In my first post untitled ” The gravity model, an assumption to explain migration” I tried to apply an ecomomical equation to explain migration. Now let’s check the figures.
As wen can see on the IOM website all six regions of the world are witnessing intense or growing migratory activities. http://www.iom.int/jahia/Jahia/about-migration/facts-and-figures/regional-and-country-figures
In Africa the assumption seems to be true because African migrants predominantly move to other African countries. People is looking to better job ans life opportunities. The north of Africa is an attraction pole for migration because the region is very close to Europe and future immigrants have to cross it to join Europe.
In Europe, the situation is almost the same but this time, the migration intra-regions is due to the European Union policy and the free circulation of EU members inside the union. An other post will focus on the European case and particularly on the comparison between the predictions did before 2000 about the new trends and actual results.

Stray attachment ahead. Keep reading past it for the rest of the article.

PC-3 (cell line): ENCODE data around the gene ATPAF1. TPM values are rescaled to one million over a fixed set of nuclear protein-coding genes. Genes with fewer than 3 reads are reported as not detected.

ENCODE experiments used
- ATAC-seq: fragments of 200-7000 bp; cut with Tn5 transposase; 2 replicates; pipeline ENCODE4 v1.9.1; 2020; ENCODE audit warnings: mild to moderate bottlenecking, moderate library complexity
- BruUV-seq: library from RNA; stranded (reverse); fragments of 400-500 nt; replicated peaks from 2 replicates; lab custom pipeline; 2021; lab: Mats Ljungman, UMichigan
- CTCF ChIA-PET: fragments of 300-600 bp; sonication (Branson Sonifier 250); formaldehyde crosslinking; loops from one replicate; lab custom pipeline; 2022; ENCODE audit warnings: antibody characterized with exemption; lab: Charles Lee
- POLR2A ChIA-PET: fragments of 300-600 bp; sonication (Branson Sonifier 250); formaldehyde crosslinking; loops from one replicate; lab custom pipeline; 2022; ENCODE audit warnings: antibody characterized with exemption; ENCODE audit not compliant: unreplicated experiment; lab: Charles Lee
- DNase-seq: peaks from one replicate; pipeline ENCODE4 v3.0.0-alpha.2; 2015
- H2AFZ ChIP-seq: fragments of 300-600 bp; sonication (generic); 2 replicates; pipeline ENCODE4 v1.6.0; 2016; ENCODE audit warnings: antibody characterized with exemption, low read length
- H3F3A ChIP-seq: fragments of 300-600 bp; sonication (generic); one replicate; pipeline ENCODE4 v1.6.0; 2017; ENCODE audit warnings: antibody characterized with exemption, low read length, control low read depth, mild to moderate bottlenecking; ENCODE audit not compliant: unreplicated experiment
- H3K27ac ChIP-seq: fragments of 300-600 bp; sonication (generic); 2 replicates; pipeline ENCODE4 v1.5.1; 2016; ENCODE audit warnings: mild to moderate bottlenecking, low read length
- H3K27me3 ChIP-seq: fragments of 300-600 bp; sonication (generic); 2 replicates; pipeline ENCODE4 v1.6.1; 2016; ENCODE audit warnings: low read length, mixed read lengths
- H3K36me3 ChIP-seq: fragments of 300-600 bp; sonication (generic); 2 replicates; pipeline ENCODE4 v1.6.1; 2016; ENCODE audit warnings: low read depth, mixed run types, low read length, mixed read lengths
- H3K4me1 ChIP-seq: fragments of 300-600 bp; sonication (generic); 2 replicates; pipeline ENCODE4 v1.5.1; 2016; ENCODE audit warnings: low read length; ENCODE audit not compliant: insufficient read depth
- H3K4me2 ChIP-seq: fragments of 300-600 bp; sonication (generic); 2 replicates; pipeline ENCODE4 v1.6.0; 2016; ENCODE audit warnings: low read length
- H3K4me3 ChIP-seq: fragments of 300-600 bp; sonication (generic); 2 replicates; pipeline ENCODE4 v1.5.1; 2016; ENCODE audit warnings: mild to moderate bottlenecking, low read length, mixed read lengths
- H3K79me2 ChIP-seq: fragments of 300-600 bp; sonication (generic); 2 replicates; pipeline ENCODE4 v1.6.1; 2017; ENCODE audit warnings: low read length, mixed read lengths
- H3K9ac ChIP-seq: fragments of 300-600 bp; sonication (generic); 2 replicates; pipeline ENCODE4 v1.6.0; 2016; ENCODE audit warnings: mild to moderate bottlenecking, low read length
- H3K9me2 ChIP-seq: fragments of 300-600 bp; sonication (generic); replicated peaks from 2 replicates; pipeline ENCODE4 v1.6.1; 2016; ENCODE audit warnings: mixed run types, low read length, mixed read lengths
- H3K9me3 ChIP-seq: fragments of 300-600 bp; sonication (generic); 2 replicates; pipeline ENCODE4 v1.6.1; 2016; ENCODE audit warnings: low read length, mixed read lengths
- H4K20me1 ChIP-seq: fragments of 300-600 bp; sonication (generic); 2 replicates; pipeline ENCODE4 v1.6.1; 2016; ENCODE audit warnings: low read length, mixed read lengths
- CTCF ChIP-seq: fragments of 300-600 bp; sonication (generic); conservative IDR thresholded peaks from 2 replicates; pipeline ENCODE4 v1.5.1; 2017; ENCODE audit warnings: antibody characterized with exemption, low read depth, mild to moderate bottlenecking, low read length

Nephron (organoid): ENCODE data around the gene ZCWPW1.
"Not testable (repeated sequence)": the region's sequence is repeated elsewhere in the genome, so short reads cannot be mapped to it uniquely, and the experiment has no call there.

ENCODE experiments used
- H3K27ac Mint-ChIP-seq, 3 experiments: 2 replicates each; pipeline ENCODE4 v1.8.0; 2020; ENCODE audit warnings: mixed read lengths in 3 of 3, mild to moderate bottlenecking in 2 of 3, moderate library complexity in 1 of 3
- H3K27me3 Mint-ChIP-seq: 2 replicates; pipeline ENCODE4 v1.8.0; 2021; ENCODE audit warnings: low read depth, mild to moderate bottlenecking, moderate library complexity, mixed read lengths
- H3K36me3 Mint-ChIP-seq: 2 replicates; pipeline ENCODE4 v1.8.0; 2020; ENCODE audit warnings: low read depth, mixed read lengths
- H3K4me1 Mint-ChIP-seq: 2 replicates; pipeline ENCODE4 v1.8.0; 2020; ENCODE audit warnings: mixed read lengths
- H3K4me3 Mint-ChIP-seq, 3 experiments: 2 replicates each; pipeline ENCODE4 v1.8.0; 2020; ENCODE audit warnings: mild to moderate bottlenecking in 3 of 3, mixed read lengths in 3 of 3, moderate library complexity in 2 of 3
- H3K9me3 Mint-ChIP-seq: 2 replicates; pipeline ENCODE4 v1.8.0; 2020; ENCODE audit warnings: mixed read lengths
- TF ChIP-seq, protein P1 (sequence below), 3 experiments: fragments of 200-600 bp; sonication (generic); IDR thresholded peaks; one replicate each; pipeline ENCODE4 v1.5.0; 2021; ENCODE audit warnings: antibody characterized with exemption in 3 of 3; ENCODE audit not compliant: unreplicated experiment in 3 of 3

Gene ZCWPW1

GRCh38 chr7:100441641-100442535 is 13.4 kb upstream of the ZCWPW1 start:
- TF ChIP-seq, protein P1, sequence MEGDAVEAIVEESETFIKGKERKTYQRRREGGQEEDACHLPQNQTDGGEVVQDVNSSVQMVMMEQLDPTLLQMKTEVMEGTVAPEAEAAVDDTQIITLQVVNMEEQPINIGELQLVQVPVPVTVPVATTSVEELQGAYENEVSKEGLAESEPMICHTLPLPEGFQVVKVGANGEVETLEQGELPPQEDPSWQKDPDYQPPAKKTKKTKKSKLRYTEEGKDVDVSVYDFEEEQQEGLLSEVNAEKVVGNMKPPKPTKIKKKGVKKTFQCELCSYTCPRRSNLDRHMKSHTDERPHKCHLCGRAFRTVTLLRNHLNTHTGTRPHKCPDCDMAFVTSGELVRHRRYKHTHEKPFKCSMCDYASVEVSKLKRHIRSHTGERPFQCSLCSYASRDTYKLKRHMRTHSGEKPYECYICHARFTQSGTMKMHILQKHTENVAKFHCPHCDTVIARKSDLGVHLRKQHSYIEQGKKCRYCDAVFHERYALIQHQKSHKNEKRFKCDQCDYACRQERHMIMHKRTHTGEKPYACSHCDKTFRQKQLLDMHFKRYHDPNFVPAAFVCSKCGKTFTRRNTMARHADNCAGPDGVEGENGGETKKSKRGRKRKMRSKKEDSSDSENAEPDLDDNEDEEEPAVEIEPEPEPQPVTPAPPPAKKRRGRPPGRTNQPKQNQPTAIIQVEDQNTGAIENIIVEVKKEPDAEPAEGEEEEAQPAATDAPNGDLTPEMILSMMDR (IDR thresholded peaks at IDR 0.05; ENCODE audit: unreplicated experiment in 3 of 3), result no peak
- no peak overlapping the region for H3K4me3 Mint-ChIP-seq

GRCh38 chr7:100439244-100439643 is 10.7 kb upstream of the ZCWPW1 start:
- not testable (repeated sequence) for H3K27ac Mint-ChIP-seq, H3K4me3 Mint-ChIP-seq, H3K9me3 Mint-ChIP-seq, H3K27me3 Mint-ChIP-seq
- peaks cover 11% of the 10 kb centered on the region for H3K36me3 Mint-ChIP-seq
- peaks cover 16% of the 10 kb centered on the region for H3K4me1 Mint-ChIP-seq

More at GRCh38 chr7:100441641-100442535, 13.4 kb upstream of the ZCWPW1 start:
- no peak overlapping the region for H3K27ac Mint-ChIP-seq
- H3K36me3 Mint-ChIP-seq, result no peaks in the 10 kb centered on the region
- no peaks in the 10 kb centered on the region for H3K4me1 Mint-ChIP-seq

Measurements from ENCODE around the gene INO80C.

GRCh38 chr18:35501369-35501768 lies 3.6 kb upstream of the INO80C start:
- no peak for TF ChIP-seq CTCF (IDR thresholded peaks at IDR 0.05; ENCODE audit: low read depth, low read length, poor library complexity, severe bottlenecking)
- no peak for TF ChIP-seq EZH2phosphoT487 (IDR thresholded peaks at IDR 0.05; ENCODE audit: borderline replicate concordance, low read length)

The North-American continent is characterized by the trend of migration from south to north. Most of the “south migrants” are coming from South-America and Caribbeans countries even the number of migrants from this region to Europe is also increasing. United States and Canada continue to occupy the first position in term of receivers of permanent migrants from across the world. The increasingly number of temporary workers represents an new trend and concerns in particular students or high qualified workers.
The number of Asian migrants has increased from 28.1 million in 1970 to 43.8 million in 2000, Asia’s share of global migrant stock decreased from 34.5 per cent to 25 per cent over the same period. The case of the south-east of the Asian continent is very interesting and deserves also more investigation in a separate post.